In this study ITO (indium-tin oxide)/PPV-D/ITO unipolar structures were fabricated and characterized by electrical measurements as a function of the temperature. The observed characteristics were explained on the basis of the already proposed models, assuming that the traps are exponentially distributed in energy band gap of the PPV-D, which was confirmed later by thermally activated current (TAC) measurements. This was made for estimation of the holes traps concentration, ratio of free and trapped charge carriers, trap factor, and their variation at different temperatures.
2. Materials and Methods
2.1. Preparation of the Polymeric Structures
In this work a highly pure form of commercially available yellow-orange emitting color PPV-D was used for the fabrication of the films. Figure 1 shows its molecular structure.
The solution with concentration 8 mg/mL was prepared in chloroform at room temperature (25°C). The polymer film was deposited on spin coater at angular speed 1100 reverses per minute for spinning time of 40 seconds onto ITO covered polyethylene terephthalate (PET) foil. ITO film with thickness of approximately 148 nm was grown by vacuum reactive r.f. sputtering at 60 W sputtering power and 2.510−2 Torr total partial pressure (argon + oxygen) in the vacuum chamber. Finally, ITO cathodes were deposited through shadow mask on the polymer at sputtering power of 60 W to prevent polymer thermal degradation. Formed 8 active areas with dimensions of 2 mm × 3 mm allow conduction of several measurements on one sample and receiving of statistically true information. On each of both substrate holders in the vacuum chamber 3 substrates can be aligned. In this way 6 samples with 8 active areas or 48 numbers of PPV-D/ITO structures were tested under each experimental condition. Single type of injected charge carriers (holes) is provided for better differentiation of the traps influenced on the holes and those influenced on the electrons. The PPV-D thickness was about 150 nm. Before measuring, copper wires (Cu) were led out from the two electrodes by using high conductive silver (Ag) adhesive paste with no drying. Cross-section view of a finished structure is shown on Figure 2.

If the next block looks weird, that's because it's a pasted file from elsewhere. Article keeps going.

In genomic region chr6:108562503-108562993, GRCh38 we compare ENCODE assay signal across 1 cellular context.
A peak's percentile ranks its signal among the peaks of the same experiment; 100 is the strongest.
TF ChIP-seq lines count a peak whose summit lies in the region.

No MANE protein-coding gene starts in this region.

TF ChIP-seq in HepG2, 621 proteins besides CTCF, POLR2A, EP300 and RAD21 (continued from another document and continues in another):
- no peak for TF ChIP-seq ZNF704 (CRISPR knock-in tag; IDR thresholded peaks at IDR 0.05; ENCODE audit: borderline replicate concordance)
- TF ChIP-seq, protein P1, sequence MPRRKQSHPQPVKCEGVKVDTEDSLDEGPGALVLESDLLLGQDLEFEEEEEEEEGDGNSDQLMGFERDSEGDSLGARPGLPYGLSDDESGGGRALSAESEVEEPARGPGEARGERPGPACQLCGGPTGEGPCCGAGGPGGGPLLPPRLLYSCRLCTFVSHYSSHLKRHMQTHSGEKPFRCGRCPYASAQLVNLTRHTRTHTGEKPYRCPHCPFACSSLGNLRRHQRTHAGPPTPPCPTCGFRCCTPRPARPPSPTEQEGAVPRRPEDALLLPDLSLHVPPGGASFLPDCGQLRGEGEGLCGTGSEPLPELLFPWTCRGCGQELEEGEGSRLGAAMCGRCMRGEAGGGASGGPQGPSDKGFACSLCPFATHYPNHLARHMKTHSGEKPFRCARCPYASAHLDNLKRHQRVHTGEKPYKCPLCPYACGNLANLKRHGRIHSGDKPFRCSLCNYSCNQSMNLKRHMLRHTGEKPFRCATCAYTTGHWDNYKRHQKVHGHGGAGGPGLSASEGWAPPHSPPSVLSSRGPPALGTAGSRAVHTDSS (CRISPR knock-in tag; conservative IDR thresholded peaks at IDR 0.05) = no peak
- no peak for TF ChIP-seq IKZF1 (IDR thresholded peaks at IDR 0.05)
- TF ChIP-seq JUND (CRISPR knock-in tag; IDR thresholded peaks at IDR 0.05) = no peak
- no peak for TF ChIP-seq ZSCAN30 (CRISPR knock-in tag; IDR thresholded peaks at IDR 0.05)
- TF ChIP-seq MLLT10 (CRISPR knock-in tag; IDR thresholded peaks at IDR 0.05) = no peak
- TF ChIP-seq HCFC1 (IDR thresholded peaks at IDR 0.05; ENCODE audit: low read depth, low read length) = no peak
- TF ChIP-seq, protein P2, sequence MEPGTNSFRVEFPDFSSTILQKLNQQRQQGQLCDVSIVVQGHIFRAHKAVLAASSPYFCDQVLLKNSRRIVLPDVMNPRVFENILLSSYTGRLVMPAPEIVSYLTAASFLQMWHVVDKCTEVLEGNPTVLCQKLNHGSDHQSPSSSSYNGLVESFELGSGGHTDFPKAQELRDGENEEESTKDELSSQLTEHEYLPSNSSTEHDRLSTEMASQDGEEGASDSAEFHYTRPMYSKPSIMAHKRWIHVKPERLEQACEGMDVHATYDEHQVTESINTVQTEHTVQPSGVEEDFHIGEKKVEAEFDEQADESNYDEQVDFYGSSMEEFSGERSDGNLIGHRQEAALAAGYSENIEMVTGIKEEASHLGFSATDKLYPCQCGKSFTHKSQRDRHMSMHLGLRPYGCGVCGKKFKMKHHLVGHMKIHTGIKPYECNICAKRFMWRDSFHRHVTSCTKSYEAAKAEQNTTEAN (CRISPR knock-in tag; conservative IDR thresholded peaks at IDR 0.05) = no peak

2.2. Methods for Investigation of the Prepared Organic Structures
The exponential trap distribution model was first proposed by Mark and Helfrich . It was assumed that the free carrier concentration ( in our case) is much less than the trapped carrier concentration and the trap distribution as a function of energy is given as where is the density of traps, is energy of discrete local level, and is the characteristic constant expressed as characteristic temperature , , where is the Boltzmann constant. Traps are locations arising from damaged chain bonds in the polymer or impurities; they are called localized states and very often capture free charge carriers, playing a very important role in the conduction and recombination processes in the electroluminescent polymers .
Based on the exponentially distributed traps theory, at given voltage the current through a polymer layer having thickness , relative permittivity , and density of states in the valence band is given by  where and is absolute temperature; is electrical charge. In other words I-V characteristics may follow the dependence ~, where . Thus, the experimental I-V characteristics may be used to determine the electrical parameters of a conducting polymer by employing (2) to its different regions of operation.